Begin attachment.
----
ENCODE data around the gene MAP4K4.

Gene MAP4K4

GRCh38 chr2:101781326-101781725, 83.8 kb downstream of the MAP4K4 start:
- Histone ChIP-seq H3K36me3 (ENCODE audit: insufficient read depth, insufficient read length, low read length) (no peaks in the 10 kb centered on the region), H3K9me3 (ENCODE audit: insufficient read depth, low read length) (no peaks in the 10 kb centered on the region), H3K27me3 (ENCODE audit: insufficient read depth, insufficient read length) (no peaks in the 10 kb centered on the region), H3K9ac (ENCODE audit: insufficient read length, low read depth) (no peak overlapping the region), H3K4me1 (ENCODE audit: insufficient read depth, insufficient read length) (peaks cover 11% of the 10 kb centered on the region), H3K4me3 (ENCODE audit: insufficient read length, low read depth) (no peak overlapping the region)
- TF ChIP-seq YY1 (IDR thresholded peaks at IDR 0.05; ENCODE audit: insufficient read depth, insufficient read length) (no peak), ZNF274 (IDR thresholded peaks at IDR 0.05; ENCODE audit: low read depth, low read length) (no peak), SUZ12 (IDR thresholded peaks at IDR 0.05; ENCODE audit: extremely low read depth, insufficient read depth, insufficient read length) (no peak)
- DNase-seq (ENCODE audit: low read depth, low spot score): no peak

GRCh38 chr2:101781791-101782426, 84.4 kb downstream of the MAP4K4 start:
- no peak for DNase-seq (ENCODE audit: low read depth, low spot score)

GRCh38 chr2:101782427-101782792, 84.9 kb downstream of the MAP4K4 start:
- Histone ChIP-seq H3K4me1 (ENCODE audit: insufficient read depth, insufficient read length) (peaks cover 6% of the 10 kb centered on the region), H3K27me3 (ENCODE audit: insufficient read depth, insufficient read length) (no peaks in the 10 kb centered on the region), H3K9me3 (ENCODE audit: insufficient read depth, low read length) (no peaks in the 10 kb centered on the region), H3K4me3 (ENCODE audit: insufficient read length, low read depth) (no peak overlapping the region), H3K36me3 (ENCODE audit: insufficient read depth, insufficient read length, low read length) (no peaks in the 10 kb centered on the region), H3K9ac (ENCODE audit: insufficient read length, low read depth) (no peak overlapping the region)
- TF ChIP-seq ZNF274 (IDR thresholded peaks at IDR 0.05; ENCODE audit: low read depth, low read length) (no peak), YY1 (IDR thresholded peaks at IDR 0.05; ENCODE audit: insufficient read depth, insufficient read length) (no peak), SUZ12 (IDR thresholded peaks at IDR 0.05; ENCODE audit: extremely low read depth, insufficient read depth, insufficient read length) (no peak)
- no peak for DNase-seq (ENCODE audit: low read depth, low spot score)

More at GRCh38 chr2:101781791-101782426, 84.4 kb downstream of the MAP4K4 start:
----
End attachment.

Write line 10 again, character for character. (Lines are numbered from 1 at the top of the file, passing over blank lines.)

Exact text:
- Histone ChIP-seq H3K4me1 (ENCODE audit: insufficient read depth, insufficient read length) (peaks cover 6% of the 10 kb centered on the region), H3K27me3 (ENCODE audit: insufficient read depth, insufficient read length) (no peaks in the 10 kb centered on the region), H3K9me3 (ENCODE audit: insufficient read depth, low read length) (no peaks in the 10 kb centered on the region), H3K4me3 (ENCODE audit: insufficient read length, low read depth) (no peak overlapping the region), H3K36me3 (ENCODE audit: insufficient read depth, insufficient read length, low read length) (no peaks in the 10 kb centered on the region), H3K9ac (ENCODE audit: insufficient read length, low read depth) (no peak overlapping the region)